Water Color Odor Appearance and Taste
Your First Evidence of a Problem


Secondary Water Quality Issues

algal, bacteria, fecal coliform, e_coli, contaminated water, slime bacteria, water color, odor, trihalomethanes   environmental monitoring, remote monitoring, water quality, water testing, watershed monitoring




Is your water safe to drink? Does it smell funny or is it cloudy or off-color?  The increase in the reported cases of  chemical spills, leaking oil tanks, toxic waste sites, and pesticide use may make you wonder about the quality and safety of your water.

what is in your water. Whether you get your water from a public or a privately-owned public water system, or your own well or spring, having a safe source of drinking water is vital to the health of you and your family.  

Changes in the appearance, taste, odor, and color may be your first evidence of a problem. Color in water can be caused by a number of contaminants such as iron which changes in the presence of oxygen to yellow or red sediment. Color from iron is referred to as "apparent color" rather than "true color". True color is distinguished from apparent color by filtering the sample.


The most common source of true color is decaying organic matter such as the yellowish "tea color" of water in tundra or wet bogs. True color is mostly found in surface water, although ground water may contain some color if the aquifer flows through a layer of buried vegetation, such as from a long buried slough of a river.


Potential Health Hazards

Color is not a toxic characteristic, but is listed by the EPA as a secondary (aesthetic) parameter affecting the appearance and palatability of the water. When chlorinated, color-causing organic matter may form chlorinated organic compounds such as trihalomethanes. Chloroform is a common trihalomethane, and is along with several others, considered to be a potential carcinogen. For this reason ADEC limits total trihalomethanes (TTHM's) in public water supplies to 0.1 ppm (100 ppb). Color is measured in units based on a platinum-cobalt standard solution which forms a yellow tint and is limited to 15 units in public water supplies.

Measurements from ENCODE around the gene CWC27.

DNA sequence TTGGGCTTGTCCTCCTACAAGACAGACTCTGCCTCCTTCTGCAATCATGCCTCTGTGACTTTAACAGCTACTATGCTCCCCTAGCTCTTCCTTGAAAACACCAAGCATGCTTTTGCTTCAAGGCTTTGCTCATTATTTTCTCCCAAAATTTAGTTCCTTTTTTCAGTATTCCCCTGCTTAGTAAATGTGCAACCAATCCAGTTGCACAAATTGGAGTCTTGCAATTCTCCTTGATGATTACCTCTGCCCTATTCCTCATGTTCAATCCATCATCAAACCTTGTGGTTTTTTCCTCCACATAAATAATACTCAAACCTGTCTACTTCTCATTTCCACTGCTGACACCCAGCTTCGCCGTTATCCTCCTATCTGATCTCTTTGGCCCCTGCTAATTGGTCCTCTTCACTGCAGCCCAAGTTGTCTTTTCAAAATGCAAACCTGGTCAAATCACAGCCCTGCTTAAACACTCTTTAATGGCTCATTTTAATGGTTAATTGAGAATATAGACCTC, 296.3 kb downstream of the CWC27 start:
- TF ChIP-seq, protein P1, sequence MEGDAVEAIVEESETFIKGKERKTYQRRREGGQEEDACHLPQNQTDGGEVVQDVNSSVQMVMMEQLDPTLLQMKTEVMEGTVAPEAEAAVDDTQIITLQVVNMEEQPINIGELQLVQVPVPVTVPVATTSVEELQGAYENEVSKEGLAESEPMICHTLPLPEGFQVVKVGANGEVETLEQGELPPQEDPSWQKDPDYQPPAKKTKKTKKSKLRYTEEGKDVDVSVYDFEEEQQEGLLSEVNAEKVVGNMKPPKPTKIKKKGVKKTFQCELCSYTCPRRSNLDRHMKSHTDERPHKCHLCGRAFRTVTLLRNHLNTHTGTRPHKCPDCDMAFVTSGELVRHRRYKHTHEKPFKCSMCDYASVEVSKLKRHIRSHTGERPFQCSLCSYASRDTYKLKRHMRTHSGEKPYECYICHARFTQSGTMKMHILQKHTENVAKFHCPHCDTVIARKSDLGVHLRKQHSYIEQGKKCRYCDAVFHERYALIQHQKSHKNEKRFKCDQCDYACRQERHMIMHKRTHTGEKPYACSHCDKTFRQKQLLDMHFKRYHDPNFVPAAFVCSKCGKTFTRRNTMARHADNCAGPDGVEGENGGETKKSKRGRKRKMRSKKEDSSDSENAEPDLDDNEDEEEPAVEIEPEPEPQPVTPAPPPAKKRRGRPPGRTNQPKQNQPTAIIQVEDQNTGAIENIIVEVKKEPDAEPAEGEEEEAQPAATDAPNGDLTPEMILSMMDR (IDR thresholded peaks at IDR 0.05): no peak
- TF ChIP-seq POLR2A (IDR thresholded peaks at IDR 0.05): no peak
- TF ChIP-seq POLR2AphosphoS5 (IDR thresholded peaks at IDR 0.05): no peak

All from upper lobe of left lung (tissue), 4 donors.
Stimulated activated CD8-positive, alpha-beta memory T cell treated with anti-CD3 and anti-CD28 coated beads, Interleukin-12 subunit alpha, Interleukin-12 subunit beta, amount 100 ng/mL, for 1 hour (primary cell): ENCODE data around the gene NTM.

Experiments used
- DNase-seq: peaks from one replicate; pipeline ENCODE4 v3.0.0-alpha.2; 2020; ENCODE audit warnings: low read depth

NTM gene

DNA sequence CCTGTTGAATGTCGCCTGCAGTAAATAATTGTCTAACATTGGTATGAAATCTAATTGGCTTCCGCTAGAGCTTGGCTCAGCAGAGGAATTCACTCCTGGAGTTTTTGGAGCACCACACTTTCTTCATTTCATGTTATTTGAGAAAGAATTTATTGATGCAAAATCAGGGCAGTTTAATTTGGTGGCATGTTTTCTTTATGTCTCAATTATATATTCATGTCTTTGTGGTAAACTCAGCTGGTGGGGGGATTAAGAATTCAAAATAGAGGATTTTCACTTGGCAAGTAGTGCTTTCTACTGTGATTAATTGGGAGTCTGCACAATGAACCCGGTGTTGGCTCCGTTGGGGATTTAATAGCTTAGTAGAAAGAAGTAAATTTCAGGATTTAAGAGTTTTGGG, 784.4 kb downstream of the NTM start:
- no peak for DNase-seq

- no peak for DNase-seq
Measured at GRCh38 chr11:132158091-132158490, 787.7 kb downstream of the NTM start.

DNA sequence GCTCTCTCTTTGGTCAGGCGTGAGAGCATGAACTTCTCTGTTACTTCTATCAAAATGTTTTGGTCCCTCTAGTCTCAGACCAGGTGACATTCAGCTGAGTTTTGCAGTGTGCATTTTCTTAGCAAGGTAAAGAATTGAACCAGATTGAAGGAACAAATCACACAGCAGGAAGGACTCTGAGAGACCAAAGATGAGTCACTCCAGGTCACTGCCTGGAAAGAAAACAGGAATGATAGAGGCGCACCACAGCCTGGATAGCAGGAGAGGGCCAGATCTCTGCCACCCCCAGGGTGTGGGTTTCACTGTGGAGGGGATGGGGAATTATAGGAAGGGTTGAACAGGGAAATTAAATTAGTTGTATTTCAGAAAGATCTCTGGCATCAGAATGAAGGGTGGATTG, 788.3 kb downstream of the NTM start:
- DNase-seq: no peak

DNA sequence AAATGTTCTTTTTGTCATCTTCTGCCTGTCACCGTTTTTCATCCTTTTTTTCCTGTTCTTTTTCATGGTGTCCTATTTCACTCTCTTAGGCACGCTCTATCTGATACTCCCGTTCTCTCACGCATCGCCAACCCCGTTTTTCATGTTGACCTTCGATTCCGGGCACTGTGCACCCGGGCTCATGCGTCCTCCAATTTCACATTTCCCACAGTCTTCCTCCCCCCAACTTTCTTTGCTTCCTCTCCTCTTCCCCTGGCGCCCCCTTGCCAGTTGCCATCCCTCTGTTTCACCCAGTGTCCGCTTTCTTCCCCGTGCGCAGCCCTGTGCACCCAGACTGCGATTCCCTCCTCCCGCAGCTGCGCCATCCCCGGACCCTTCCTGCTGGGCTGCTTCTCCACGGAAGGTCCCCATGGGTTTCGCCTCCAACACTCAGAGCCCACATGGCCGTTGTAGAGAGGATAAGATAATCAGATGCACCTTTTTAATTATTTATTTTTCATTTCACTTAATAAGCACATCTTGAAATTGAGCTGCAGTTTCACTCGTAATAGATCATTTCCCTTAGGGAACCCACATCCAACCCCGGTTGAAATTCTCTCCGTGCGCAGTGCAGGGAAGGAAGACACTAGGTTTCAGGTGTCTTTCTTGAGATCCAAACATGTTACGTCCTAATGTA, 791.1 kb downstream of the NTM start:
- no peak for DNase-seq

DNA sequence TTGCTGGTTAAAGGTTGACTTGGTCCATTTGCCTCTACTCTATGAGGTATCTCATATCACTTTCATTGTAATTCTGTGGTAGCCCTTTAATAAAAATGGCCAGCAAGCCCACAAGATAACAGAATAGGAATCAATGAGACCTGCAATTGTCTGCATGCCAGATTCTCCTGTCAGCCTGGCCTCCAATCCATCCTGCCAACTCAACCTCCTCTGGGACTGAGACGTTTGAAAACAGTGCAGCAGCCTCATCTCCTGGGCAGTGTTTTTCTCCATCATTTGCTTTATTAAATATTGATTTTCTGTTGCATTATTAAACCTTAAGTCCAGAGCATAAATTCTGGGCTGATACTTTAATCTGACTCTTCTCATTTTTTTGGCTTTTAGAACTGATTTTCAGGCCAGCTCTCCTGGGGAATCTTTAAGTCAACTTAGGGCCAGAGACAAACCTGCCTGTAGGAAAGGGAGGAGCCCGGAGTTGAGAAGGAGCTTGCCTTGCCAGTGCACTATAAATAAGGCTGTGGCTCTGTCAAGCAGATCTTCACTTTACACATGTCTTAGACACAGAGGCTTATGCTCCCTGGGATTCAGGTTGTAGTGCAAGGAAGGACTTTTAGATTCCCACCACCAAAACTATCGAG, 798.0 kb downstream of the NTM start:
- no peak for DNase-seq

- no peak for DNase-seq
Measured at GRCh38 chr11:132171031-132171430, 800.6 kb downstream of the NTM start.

Color can be removed by activated carbon filters, sometimes marketed as taste and odor filters. The activated carbon or charcoal must be replaced after a period of time when its capacity for adsorption of the color is exhausted. Another treatment method is coagulation and sedimentation using alum or other chemicals. This process is normally used only in large plants since its complexity requires the care of a trained water treatment plant operator.



Color analysis is done by visual comparison to a set of platinum-cobalt standards in Nessler tubes. Sample collection is done in a clean rinsed bottle which should be refrigerated if stored for more than a few hours.

If the color of the water exceeds 15 color units and the water is being chlorinated, we suggest having the water examined for total trihalomethanes by gas chromatography. This is a more expensive and time consuming analysis, but is extremely sensitive with detection limits down to the ppb level. Sample vials specially designed to eliminate the air space above the sample are required for sampling.  For laboratory testing for organics and other chemicals, please visit the Drinking Water Testing Website.

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